## Natural Log (Ln) calculator

Calculate the natural logarithm of X to the base of e as **log _{e}X**:

#### Ln Calculator

Result:

Value y = log_{e}X: |
0 |

### What is Natural Logarithm?

Logarithm (or log) is a mathematical operation which is the inverse of exponentiation. This means that, the logarithm of a number is the power that the base must be raised to, to obtain this number. The exponentiation is written as π₯ = b^{y} . The corresponding log notation is π¦ = log_{b} π₯. If the base is e, the notation is π₯ = e^{y} , and the log notation is π¦ = log_{e} π₯ or π¦ = ln π₯.

There are two types of logarithm: the common logarithm and natural log. In usual notations, the word βlogβ denotes the common logarithm where the base is 10, although any base can be used. For example, log_{10} 5 is simply written as log 5. For any other number, the base is always mentioned.

The other kind of logarithm is natural log, where the base is e, which is Eulerβs number. This is an irrational number and it is equal to 2.7182. In this case, the natural log is denoted by ln or log with e as the base. For example, log_{e} 5 = ln 5. The natural log defines how many times e needs to be multiplied with itself to get 5.

The main difference between the common logarithm and natural logarithm is the base.

### Differences between log and natural log

The difference between log and ln is crucial for solving mathematical problems using these functions. Some of the main differences between these two functions have been listed below.

log | ln |
---|---|

log alone indicates a logarithm with base 10, even though other bases can be used. For any other base, it is mentioned explicitly, but for 10, this may be omitted. | ln refers to logarithms with base e. |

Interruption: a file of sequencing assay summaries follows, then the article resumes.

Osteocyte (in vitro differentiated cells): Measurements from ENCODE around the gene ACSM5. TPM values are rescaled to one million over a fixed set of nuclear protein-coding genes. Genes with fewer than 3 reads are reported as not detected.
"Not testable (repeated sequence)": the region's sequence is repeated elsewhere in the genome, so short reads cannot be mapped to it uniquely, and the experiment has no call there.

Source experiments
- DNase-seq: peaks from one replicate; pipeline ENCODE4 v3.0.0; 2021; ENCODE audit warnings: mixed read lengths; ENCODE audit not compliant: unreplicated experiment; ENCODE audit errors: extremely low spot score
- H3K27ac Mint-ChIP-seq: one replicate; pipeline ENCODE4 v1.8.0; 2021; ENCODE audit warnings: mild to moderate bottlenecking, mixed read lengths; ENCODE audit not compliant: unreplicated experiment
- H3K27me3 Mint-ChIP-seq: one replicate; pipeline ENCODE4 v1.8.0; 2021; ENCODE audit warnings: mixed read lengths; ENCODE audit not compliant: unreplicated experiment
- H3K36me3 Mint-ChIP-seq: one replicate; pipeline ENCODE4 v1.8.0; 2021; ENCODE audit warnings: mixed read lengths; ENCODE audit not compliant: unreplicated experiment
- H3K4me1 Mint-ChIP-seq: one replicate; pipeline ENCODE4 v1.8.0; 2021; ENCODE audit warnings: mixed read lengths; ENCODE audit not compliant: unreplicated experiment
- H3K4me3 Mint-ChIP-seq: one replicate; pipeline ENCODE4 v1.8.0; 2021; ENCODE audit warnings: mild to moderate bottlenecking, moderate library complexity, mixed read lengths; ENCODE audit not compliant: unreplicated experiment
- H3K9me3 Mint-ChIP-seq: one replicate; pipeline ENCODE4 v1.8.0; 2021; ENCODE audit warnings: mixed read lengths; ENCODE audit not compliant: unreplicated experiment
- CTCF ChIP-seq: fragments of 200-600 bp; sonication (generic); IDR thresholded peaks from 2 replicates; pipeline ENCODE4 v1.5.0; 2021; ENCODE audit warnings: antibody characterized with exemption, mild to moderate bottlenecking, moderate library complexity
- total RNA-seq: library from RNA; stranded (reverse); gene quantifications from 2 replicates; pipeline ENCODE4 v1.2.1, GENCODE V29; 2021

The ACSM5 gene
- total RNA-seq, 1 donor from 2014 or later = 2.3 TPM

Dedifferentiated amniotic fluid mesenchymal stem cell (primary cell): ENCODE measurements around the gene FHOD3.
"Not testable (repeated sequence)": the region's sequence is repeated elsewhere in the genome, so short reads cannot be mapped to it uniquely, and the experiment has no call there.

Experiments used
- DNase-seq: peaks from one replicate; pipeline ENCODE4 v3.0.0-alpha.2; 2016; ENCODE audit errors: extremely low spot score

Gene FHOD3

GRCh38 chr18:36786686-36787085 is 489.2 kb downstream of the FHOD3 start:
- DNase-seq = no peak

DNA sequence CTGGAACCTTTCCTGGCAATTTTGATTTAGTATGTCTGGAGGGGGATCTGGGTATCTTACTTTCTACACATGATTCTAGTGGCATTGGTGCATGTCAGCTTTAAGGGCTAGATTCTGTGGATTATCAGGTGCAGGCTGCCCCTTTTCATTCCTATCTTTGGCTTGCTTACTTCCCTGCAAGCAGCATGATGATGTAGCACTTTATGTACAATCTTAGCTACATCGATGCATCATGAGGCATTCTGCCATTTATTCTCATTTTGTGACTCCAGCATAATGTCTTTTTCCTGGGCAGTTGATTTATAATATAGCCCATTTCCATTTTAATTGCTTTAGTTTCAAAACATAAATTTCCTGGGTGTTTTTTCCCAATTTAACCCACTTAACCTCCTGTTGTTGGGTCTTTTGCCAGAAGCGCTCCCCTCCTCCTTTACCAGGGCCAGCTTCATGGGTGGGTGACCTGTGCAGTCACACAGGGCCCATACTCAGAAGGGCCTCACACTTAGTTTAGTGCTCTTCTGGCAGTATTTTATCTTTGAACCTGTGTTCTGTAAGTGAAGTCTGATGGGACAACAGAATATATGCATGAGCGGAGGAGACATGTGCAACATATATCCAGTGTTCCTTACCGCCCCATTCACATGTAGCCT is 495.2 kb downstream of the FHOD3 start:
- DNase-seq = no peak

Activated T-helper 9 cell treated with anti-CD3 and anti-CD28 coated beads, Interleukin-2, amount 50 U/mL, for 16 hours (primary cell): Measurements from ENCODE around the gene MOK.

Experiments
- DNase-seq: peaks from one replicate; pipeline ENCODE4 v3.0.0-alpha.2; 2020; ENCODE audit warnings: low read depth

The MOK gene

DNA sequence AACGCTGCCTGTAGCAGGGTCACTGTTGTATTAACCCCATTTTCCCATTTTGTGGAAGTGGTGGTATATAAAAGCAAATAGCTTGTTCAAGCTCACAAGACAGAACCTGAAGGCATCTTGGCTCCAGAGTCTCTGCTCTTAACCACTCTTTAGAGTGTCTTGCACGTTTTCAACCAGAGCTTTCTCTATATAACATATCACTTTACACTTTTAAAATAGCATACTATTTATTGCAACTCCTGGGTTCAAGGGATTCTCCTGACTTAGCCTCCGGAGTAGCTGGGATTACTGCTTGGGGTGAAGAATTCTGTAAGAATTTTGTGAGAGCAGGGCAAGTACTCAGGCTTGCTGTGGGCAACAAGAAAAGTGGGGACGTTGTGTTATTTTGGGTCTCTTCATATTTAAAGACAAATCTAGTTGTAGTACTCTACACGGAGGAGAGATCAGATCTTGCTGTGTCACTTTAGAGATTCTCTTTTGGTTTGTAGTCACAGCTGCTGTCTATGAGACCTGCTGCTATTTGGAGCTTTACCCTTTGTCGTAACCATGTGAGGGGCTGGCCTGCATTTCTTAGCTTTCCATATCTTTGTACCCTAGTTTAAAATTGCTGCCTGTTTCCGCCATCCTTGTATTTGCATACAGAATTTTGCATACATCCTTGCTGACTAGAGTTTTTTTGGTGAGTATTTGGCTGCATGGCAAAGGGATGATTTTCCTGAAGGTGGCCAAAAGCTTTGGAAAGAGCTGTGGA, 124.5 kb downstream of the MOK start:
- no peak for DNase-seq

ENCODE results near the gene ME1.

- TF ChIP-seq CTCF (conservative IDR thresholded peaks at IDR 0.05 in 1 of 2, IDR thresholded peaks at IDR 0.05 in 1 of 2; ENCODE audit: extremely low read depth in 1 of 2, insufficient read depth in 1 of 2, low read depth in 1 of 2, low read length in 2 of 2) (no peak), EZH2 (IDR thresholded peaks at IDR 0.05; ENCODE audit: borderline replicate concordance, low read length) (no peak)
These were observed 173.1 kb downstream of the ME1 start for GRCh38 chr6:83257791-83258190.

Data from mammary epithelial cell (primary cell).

This is written as π₯ = b^{y} in exponent form and π¦ = log_{b} π₯ using the log notation. If the base is 10, then π₯ = 10^{y} and π¦ = log_{10} π₯, or simply y = log x. |
When the base is e, the notation is π₯ = e^{y} , and the log notation is π¦ = log_{e} π₯ or π¦ = ln π₯. |

The log function is called the common logarithm. | ln is called the natural logarithm. |

The log function indicates how many times the base must be multiplied with itself to get a particular number, or what is the power that the base must be raised to get a particular number. For example, for the base 10, log (100) = 2, which implies that 10^{2} = 100. |
The log function indicates how many times βeβ must be multiplied with itself to get a particular number, or what is the power that βeβ must be raised to get a particular number. For example, ln (7.38) β 2 and e^{2} = 7.38 |

### Natural log formula

The formula for natural log is π¦ = log_{e} π₯ = ln π₯, which is equivalent to π₯ = e^{y}

The ln function and e are inverse of each other. Therefore, log_{e} (e^{x} ) = ln e^{y} = π₯, and e^{ln (x)} = π₯

The natural log of 0 and any negative number is not defined. The natural log of 1 is 0, that is ln 1 = 0. The natural log of e is 1, that is, log_{e} π = ln π = 1.

### Natural log rules

Natural logs follow several rules which have been listed below.

rule | example |